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Fiddling over Maple Avenue while downtown burns

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POSTED December 20, 2010 2:10 a.m.

It’s time to lay all of the cards on the table.

There are really two different issues when it comes to downtown – traffic and trying to get people to patronize businesses there.

Unfortunately Round VI of the Maple Avenue debate – and every clash over traffic patterns from the first proposal to put in one-way streets on Center and Yosemite back in the 1970s to the landscaping bulbs that some compare to anti-tank devices on Main Street – has been waged by vested interests acting as if both issues are intertwined as one. They are not.

The ultimate traffic flow and parking solution – if there is such a thing – that caters to the specific location of every business downtown won’t bring customers into the door if there is nothing to draw them there. At the same time, if there is a reason people want to go downtown to shop and/or for entertainment Manteca slipping into traffic hell won’t stop them from doing so.

There is also a need to be brutally honest. While Manteca’s downtown can – and should – be better, it isn’t doing all that bad given the economy.

Yes, there are vacancies and struggling businesses. But if you look around you will find that everywhere in Manteca and elsewhere. It’s called economic reality and the ever changing marketplace that is driven by shifting consumer tastes, wants, and desires.

You got it. Downtown’s long-term problems aren’t going to be resolved by flipping the direction of traffic on Maple Avenue or making it a two-way street again.

There needs to be a reason to get people who already aren’t going there to shop or dine to do so. Making traffic northbound instead of southbound on one block isn’t going to get one more person to shop downtown.

With all due respect, the people who are complaining about it are still shopping there. What everyone should be trying to focus on are the people who aren’t complaining about it – although they may still think it is a nuisance - and aren’t shopping downtown.

The biggest downtown attraction is the post office. Up until I moved three years ago and tried to get a postal box downtown and couldn’t, I’ve been using the annex on Industrial Park Drive.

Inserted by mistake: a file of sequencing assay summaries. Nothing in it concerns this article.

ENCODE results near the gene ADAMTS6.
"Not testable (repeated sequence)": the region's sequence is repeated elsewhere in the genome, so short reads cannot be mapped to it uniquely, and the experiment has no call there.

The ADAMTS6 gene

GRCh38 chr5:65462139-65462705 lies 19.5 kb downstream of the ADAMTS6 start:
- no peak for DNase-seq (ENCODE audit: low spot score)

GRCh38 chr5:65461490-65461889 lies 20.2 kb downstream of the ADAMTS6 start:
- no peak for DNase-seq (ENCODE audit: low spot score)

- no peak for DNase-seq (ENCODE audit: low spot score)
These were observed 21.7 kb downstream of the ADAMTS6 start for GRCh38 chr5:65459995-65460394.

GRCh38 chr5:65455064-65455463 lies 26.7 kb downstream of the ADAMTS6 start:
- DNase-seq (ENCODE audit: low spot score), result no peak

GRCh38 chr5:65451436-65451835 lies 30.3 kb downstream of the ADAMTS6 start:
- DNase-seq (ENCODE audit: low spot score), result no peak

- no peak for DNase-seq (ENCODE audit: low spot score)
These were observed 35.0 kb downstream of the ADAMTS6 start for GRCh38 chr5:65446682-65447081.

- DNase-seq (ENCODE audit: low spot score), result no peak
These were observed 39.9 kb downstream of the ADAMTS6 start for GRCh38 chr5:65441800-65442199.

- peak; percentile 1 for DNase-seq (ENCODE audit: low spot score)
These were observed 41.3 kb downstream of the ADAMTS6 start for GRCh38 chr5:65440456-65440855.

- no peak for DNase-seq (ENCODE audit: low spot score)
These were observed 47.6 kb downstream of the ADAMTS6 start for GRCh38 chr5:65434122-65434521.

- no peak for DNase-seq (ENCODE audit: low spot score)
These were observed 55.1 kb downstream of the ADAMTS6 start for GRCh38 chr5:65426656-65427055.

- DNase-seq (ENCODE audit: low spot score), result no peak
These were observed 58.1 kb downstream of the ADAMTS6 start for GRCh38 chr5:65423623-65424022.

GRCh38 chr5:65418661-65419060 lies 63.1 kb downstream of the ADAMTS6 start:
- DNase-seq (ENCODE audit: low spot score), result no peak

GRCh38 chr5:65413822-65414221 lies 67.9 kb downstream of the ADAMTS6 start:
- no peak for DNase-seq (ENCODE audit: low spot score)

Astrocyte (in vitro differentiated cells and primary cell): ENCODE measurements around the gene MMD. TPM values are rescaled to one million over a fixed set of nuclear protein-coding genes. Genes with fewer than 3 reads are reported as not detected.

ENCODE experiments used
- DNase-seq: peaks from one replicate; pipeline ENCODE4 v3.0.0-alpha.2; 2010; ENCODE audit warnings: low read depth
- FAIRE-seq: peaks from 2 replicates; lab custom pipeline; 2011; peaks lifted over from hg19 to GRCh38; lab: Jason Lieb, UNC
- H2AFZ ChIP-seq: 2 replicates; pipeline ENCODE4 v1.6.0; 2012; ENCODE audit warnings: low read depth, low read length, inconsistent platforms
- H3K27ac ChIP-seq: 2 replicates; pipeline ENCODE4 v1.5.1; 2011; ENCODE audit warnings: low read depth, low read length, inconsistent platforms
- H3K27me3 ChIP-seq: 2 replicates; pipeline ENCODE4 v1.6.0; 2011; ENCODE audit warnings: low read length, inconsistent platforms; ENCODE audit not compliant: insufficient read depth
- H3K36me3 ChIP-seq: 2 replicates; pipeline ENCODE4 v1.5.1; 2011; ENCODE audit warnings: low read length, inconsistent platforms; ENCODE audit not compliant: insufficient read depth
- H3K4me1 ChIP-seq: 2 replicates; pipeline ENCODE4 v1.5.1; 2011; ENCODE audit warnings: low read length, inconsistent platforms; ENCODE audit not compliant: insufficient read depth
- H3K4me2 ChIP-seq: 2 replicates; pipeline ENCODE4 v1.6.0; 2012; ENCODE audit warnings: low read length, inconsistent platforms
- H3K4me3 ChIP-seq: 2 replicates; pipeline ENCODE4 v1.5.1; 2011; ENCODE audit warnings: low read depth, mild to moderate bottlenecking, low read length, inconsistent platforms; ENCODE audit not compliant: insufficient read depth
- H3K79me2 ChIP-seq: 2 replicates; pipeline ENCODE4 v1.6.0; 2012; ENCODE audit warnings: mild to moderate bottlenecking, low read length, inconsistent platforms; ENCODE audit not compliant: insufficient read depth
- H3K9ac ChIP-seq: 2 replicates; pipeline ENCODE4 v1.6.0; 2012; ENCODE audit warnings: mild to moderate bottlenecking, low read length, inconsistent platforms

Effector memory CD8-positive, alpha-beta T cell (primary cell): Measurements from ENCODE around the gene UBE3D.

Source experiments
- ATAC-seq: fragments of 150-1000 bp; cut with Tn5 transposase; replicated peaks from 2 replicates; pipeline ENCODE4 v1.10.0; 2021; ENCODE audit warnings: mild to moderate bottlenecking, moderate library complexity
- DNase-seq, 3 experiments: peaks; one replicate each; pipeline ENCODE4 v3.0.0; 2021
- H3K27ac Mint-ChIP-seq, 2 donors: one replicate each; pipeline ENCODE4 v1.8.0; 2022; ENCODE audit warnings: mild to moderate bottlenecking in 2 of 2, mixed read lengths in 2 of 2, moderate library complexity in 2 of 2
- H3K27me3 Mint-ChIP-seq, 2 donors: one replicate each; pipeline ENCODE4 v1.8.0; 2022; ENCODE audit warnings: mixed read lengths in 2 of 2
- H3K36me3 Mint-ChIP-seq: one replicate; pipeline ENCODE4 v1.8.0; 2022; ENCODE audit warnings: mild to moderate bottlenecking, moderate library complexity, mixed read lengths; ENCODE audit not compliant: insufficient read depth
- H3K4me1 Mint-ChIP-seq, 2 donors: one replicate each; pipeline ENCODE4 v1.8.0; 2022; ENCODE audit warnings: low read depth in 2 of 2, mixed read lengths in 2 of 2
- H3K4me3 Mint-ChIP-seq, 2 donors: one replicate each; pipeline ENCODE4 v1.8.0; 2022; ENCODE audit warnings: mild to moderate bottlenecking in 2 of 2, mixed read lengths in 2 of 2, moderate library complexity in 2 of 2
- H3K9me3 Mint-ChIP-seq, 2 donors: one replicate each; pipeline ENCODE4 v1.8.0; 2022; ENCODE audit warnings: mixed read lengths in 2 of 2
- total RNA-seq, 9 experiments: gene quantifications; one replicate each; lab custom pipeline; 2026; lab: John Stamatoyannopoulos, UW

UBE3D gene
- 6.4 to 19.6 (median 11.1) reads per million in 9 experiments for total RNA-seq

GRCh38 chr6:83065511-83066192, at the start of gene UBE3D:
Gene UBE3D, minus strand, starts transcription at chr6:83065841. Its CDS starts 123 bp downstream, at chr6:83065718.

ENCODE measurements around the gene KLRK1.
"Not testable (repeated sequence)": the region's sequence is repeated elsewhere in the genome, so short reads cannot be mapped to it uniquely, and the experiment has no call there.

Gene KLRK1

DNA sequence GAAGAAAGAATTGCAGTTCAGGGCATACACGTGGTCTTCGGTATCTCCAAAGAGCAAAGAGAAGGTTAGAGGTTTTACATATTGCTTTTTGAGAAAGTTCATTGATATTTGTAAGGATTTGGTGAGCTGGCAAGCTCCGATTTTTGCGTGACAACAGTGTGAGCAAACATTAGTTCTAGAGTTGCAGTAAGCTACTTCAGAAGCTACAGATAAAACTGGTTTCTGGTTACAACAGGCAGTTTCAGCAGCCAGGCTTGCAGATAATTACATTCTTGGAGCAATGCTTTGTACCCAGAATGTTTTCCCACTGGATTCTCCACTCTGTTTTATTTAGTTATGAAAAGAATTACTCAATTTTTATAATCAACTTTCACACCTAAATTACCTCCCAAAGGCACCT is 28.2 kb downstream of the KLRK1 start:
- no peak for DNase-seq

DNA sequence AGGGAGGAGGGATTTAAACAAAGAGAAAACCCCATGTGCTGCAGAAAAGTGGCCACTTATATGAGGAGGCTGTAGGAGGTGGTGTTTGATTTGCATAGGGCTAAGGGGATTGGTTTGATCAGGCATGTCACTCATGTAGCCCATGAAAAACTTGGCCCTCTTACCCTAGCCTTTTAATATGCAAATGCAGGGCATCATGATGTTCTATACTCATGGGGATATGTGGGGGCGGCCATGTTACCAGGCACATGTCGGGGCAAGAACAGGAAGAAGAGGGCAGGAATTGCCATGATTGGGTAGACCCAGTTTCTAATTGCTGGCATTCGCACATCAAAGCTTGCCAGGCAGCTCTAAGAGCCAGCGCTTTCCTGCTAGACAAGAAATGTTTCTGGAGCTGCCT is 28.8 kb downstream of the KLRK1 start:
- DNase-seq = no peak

My stops at downtown businesses and eating establishments dropped perhaps 80 percent.

But getting more people to go to the post office downtown isn’t the answer either. Consumers are changing. There are plenty of long-time Manteca residents who live near downtown who take care of their postal needs at the annex because it is a lot more convenient. Then there are postal convenience centers in retail stores plus the Postal Service’s own efforts to get people to go on-line and get their needs taken care of through the mail.

The Postal Office isn’t an attraction to put all of your eggs in one basket for given how things are shifting. That said, if the Post Office were to leave its Maple Avenue location downtown would be in worse shape.

I’ve spent money at downtown concerns – businesses between Fremont and the railroad tracks and Alameda and Moffat – an average of once every two weeks during the past year. I rarely shop out of town anymore unless it is at a specialty shop or for an item I can’t get at a Manteca store.

I am willing to drop more coin at a specialty shop for something I want but it is doubtful – for the time being – that Manteca and the general marketing area would sport a Fleet Feet-style business or a shop that specializes in road racing bicycles.

That doesn’t mean there aren’t specialty shops out there that would work.

Having said that, the one thing that people are willing to spend money on even in a recession is dining out and entertainment. (Yes, that has dropped off as well but there is still a lot of money spent for dining and entertainment and it will pick up as the economy does.)

Movies aside, it is a market segment that downtown could target aggressively and do so with the benefit of that foot traffic – people spending money in their leisure time and not running to and from the post office – easily spilling over into specialty stores.

The best nearby examples are downtown Modesto which has a teeming nightlife, downtown Lodi, downtown Pleasanton, and downtown Livermore.

Create reasons for people to go downtown – farmers markets, mini-concerts, and such – that do not require full street closures. Do it at times that are attractive whether it is weekday evenings or Sunday afternoons. And when you do that hopefully stores will be open.

Also, it is time to admit that downtown looks one heck of a lot better today than it did 12 years ago and that is thanks to both private sector effort and millions spent by the Manteca Redevelopment Agency.

People will go downtown, will endure traffic messes, and will walk more than half a block if you give them a reason to do so. If you doubt that consider the Pumpkin Fair, Crossroads Street Fair and farmers market. All three close streets and disrupt traffic patterns. All three require people to walk a ways.

The best thing that could happen to downtown is for everyone involved to say enough is enough.

Instead of continuing to argue over traffic they need to insist that efforts be concentrated on making downtown work.

Again if traffic flowed smoothly by putting in traffic signals in synch at every intersection including the two on each end of the 100 block of North Maple it will only accomplish one thing - improved traffic flow.

It won’t do a dang thing for the business climate downtown.

Fiddling over Maple Avenue while the real issue is making downtown viable to attract discretionary consumer dollars is a Nero approach if there ever was one.

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